A psychologist recently told me, "When a couple comes to me and they have wrecked their marriage over the past 20 years, my goal is merely to help them improve their relationship by 5 percent. Why? Because as soon as someone sees 5-percent improvement, they get hope. The minute someone gets hope, anything is possible."
I realized that's equally applicable to leaders and the church.
Hope is powerful. A 5-percent rise in hope will fuel innovation and creativity in our churches. That's all it takes. When a church's hope level rises, the church begins to thrive. And how do we raise the level of our hope? By putting four factors into practice.
Recharge your batteries
Nobody dreams well, innovates well, or exudes hope when they're running on empty. Once I finally realized what drains me and what recharges me, my hope level improved. I began adjusting the way I approach draining experiences and maximizing the times of refreshment.
For instance, I used to meet with critics one-on-one. It was totally draining. Then a couple wrote saying, "We're concerned about the church finances, and we have concerns about the teaching ministry. Can we meet with you?" I knew they were coming with criticisms.
Previously I would have seen them privately. By myself. And afterward I would have been exhausted. So I changed that. I asked two of our other pastors to join us and two of our board members, specifically the financial oversight board member. As a team we were able to answer their questions and provide the answers they were seeking. The criticisms were baseless. I will never forget this, one of my favorite ministry moments: about 10 minutes into the meeting the husband turned to his wife and said, "Honey, I guess we don't have a clue what we're talking about."
I said, "Well I'm glad you brought this to our attention because obviously we need to communicate better in these two areas. Help us figure out how we could communicate to the church better." So rather than complaining to me about the church, they helped us develop a better way to get information to the church.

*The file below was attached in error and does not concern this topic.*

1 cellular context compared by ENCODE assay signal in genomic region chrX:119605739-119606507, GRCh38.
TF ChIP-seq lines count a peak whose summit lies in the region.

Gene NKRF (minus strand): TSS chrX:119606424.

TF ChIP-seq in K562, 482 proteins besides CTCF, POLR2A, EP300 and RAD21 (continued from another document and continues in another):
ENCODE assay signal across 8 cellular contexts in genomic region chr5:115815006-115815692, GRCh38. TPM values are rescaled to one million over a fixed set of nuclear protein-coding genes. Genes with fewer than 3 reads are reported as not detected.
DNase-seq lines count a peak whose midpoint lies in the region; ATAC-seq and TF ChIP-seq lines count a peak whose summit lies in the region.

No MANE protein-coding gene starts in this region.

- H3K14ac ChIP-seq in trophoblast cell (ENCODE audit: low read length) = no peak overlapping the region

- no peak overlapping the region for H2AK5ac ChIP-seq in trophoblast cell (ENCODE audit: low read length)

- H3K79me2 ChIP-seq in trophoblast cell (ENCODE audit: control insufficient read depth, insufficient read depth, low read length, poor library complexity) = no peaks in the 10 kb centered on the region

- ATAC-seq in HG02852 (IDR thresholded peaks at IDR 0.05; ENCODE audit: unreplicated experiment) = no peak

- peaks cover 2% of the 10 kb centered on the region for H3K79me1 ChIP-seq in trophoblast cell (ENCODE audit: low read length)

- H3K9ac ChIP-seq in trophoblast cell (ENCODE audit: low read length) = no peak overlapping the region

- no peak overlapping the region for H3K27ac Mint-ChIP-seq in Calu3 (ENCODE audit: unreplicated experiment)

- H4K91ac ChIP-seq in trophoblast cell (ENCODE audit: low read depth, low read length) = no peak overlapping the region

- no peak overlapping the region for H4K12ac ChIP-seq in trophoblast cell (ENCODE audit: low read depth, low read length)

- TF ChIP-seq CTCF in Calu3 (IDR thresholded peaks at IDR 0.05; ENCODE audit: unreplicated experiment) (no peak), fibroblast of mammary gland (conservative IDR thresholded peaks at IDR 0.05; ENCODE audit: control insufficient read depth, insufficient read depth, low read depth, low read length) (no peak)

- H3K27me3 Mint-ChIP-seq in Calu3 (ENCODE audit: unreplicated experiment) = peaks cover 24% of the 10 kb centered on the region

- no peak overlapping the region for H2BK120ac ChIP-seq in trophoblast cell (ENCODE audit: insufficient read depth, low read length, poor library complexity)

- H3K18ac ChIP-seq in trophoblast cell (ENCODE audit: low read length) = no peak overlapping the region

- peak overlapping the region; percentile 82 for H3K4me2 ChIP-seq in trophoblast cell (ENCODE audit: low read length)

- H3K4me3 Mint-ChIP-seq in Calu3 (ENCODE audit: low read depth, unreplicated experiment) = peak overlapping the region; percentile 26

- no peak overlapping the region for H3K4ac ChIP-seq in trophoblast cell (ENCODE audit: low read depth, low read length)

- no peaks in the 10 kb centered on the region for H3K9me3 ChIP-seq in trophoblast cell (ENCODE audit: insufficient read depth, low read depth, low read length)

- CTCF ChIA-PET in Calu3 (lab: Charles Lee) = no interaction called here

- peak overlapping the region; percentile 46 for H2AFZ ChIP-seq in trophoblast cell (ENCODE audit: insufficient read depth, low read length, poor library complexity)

Not only do I have to remove things that are draining but I have to figure out how to regularly recharge my batteries. So my wife and I, either every Friday or every Saturday, go out on a date with some other couples. When my kids were growing up, we had daddy/daughter date nights. These kinds of things recharge me because I am an extrovert. You may find something else recharges you, like reading a good book or taking a long walk. It is those times of recharging that prove valuable to cultivating hope.
At Bayside Church we have trained our whole staff on this idea of building times of recharging into your life. We say: divert daily, withdraw weekly, abandon annually. In other words, don't work every hour of every day, take your day off each week, and take all of your vacation each year. We actually changed our policy, we don't let anybody roll over vacation because we want them to use it.
You begin to create hope by raising your expectations. Steve Jobs showed us the importance of raising expectations. Jobs believed that impossible things were possible. His employees called this belief his "reality distortion field." Jobs said: "Have you ever seen one of those concept cars at a car show and you look at that car and say, 'That car rocks.' You see it four years later when it comes out and you say, 'That car sucks.' What happened between the vision and the reality? The finance department said we can't do that, an engineer said we can't do that, and everyone else said we can't do that." Instead of setting high dreams and expectations, the dream car declined every step of the way through production. Jobs said, "They snatched defeat from the jaws of victory."